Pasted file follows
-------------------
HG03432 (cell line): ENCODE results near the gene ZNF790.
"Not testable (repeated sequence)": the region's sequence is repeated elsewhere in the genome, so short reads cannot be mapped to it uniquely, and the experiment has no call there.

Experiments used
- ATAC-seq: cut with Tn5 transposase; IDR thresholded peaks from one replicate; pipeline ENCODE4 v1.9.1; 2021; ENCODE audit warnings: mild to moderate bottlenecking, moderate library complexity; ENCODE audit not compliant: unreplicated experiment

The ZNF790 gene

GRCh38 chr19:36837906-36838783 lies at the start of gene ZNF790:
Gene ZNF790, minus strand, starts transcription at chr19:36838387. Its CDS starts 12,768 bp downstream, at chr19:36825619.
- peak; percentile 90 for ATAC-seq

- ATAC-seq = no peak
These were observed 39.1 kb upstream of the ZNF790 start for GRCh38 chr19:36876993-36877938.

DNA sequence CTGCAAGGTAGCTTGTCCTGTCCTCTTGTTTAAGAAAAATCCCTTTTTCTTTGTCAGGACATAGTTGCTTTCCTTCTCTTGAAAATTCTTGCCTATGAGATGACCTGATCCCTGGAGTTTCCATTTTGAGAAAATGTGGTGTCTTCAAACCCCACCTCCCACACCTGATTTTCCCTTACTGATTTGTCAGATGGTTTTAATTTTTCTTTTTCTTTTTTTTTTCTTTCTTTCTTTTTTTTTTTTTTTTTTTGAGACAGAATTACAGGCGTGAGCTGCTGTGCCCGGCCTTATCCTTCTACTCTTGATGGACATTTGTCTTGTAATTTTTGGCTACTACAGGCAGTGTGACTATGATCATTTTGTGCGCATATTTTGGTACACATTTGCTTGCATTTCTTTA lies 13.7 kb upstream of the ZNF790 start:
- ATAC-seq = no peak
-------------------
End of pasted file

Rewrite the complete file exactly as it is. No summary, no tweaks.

HG03432 (cell line): ENCODE results near the gene ZNF790.
"Not testable (repeated sequence)": the region's sequence is repeated elsewhere in the genome, so short reads cannot be mapped to it uniquely, and the experiment has no call there.

Experiments used
- ATAC-seq: cut with Tn5 transposase; IDR thresholded peaks from one replicate; pipeline ENCODE4 v1.9.1; 2021; ENCODE audit warnings: mild to moderate bottlenecking, moderate library complexity; ENCODE audit not compliant: unreplicated experiment

The ZNF790 gene

GRCh38 chr19:36837906-36838783 lies at the start of gene ZNF790:
Gene ZNF790, minus strand, starts transcription at chr19:36838387. Its CDS starts 12,768 bp downstream, at chr19:36825619.
- peak; percentile 90 for ATAC-seq

- ATAC-seq = no peak
These were observed 39.1 kb upstream of the ZNF790 start for GRCh38 chr19:36876993-36877938.

DNA sequence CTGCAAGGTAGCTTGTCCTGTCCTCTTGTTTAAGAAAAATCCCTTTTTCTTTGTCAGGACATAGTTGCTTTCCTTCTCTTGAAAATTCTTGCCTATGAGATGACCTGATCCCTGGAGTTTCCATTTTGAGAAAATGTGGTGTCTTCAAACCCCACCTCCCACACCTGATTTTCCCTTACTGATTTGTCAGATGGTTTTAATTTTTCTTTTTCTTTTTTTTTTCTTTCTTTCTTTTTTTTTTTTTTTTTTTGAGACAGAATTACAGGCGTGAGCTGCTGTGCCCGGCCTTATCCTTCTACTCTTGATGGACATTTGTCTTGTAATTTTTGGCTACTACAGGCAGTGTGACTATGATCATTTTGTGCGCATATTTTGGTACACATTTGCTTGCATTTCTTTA lies 13.7 kb upstream of the ZNF790 start:
- ATAC-seq = no peak